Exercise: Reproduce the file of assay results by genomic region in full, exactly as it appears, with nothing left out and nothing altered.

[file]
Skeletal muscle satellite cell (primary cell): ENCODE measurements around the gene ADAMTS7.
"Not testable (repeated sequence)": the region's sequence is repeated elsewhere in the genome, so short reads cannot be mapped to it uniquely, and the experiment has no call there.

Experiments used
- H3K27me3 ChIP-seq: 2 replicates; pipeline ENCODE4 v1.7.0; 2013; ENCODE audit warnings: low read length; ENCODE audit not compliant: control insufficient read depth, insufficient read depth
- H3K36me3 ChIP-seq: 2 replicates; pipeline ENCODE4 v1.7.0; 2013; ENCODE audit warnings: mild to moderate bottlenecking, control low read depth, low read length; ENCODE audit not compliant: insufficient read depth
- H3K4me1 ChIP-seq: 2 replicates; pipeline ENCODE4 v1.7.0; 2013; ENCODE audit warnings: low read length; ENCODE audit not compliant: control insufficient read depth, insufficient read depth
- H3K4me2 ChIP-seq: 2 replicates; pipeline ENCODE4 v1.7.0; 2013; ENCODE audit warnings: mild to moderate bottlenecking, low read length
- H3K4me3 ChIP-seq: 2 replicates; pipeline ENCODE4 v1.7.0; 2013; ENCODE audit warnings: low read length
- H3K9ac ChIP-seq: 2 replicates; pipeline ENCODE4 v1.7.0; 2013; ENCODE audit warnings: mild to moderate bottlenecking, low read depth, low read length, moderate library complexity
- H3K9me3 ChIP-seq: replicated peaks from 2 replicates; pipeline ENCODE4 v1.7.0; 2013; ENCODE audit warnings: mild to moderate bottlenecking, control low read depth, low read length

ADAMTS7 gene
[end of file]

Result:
Skeletal muscle satellite cell (primary cell): ENCODE measurements around the gene ADAMTS7.
"Not testable (repeated sequence)": the region's sequence is repeated elsewhere in the genome, so short reads cannot be mapped to it uniquely, and the experiment has no call there.

Experiments used
- H3K27me3 ChIP-seq: 2 replicates; pipeline ENCODE4 v1.7.0; 2013; ENCODE audit warnings: low read length; ENCODE audit not compliant: control insufficient read depth, insufficient read depth
- H3K36me3 ChIP-seq: 2 replicates; pipeline ENCODE4 v1.7.0; 2013; ENCODE audit warnings: mild to moderate bottlenecking, control low read depth, low read length; ENCODE audit not compliant: insufficient read depth
- H3K4me1 ChIP-seq: 2 replicates; pipeline ENCODE4 v1.7.0; 2013; ENCODE audit warnings: low read length; ENCODE audit not compliant: control insufficient read depth, insufficient read depth
- H3K4me2 ChIP-seq: 2 replicates; pipeline ENCODE4 v1.7.0; 2013; ENCODE audit warnings: mild to moderate bottlenecking, low read length
- H3K4me3 ChIP-seq: 2 replicates; pipeline ENCODE4 v1.7.0; 2013; ENCODE audit warnings: low read length
- H3K9ac ChIP-seq: 2 replicates; pipeline ENCODE4 v1.7.0; 2013; ENCODE audit warnings: mild to moderate bottlenecking, low read depth, low read length, moderate library complexity
- H3K9me3 ChIP-seq: replicated peaks from 2 replicates; pipeline ENCODE4 v1.7.0; 2013; ENCODE audit warnings: mild to moderate bottlenecking, control low read depth, low read length

ADAMTS7 gene